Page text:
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People matters


Rethinking performance

Richard Plenty and Terri Morrissey provide their thoughts on performance benchmarking.

Arguably the world’s greatest sporting event, the Olympic Games, is due to take place again this summer when Japan hosts Tokyo 2020.

The Games are a wonderful experience for spectators and participants alike. It is now almost eight years since we had the opportunity to see them in London in 2012 and enjoy the athletics, cycling, yachting and beach volleyball while marvelling at the dedication, persistence and grit of the competitors.

Thinking about London 2012 also made us wonder if there was anything we could learn about organisation and human performance from events like the Olympics.

This might sound strange as obviously all the participants at the Olympics are elite committed performers at a world-class standard. However, it was the nature of the overall programme that struck us. There are clear winners and losers. Results and feedback are immediate.

There is direct competition in the context of agreed formats and rules: the fastest runner, the highest jumper, the quickest time.

This is, of course, very different to much of life where many situations are not so clear cut and it can be difficult to know with certainty how well we are doing. Yet, knowing where we stand compared with others, gives us the opportunity to improve our performance and keeps us sharp.

How can we ensure high performance and best practice in the world of people performance at airports? In the absence of an ‘Airport Olympics’, to do this fully would mean putting into place an objective and transparent system comparing ‘like with like’ airports. This would need to consider:

  • The games they play. Airports differ greatly in their size, location, geography and climate as well as the range of services they provide and the type of traffic they deal with. They may have different strategic objectives and definitions of success.
  • The rules they follow. Airports may be public or privately owned, with different views on how closely to follow regulations or acceptable standards of service. They may keep all their services in-house or outsource.
  • The measures they adopt. For example, there are few standardised measures for assessing people and organisation performance.    

It is no surprise then, that, in practice, ‘external benchmarking’ and measuring productivity at the airport level can seem so daunting that many airports give up and focus inwardly on their own performance over time.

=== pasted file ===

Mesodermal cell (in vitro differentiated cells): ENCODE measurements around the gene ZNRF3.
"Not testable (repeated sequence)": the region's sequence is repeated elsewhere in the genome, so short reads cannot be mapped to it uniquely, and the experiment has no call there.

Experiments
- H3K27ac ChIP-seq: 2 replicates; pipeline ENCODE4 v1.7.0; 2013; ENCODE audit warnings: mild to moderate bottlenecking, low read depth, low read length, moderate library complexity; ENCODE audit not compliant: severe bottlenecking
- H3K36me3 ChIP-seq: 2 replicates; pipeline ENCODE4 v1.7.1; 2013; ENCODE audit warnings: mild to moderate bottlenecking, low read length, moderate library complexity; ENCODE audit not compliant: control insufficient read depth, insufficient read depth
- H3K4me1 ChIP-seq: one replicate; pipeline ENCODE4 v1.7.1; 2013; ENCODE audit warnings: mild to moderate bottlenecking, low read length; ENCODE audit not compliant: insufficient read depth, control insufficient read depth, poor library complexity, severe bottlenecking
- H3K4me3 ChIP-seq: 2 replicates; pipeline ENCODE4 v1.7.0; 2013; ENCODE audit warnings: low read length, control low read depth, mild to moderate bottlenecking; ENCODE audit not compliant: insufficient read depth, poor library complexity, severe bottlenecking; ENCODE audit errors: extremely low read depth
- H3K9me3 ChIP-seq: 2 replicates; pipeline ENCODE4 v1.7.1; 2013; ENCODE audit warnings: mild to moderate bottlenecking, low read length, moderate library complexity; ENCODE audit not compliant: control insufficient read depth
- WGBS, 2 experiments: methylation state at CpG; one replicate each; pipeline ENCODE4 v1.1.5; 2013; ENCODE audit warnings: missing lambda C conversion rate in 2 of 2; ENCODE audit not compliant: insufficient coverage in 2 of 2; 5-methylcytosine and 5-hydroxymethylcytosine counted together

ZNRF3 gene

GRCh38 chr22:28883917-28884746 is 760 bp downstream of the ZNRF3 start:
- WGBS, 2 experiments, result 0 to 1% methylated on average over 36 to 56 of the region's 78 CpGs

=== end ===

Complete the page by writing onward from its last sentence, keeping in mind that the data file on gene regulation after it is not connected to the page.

This is unfortunate. While trend analysis provides some level of performance tracking it does not allow for meaningful benchmarking, league tables or comparisons between airports to be made.

Focusing on specific areas and understanding, in depth, the details of how performance is measured elsewhere can provide a better starting point and a practical route to improvement. Mutually agreed shared criteria can be developed to make comparisons more meaningful.

Having said all this, people are more than numbers and generate value through a combination of intellectual contribution, skills, relationships, attitudes and behaviours. Qualitative as well as quantitative measures can enrich the exchange through conversations, visits, case studies and exchanges.

Time for a rethink!

Jesus Saenz Jr is the new director of San Antonio International Airport replacing Russ Hardy who announced his decision to step down in 2019 to move closer to his family on the US East Coast. Saenz, who left his post as chief operating officer of Houston Airport Systems to take up his new role, will also be responsible for Stinson Municipal Airport.

Chief operating officer, Dato’ Mohd Shukrie Mohd Salleh, has been appointed acting CEO of Malaysia Airports Holdings Berhad (MAHB) as it looks for a permanent replacement for Raja Azmi Raja Zanuddin who resigned in December after less than a year in the hot seat. Announcing the decision, MAHB said that Zanuddin had left to “pursue other opportunities”.

Amman’s Queen Alia International Airport has a new boss following Nicolas Claude’s appointment as CEO of operator, Airport International Group (AIG). Claude, AIG’s former chief operations officer, succeeds Kjeld Binger, who will continue to act as a senior advisor to the Board.

Nompumelelo (Mpumi) Mpofu is the new CEO of Airports Company South Africa (ACSA). ACSA says that the highly experienced Mpofu – the former director general of South Africa’s Department of Planning, Monitoring and Evaluation in the Presidency – joins the company at a time when it is “charting a fresh course for the future”.

Tatiana Starostina is the new chief financial officer of Los Angeles World Airports (LAWA) replacing Ryan Yakubik who left LAWA in late 2019 for a position in the private sector.

Airport Authority Hong Kong (AAHK) has appointed Ricky Leung as its new executive director for engineering and technology. He succeeds the retiring Alex Kwan. Reporting to the AAHK CEO,
Fred Lam, Leung will be a key member of the senior management team.

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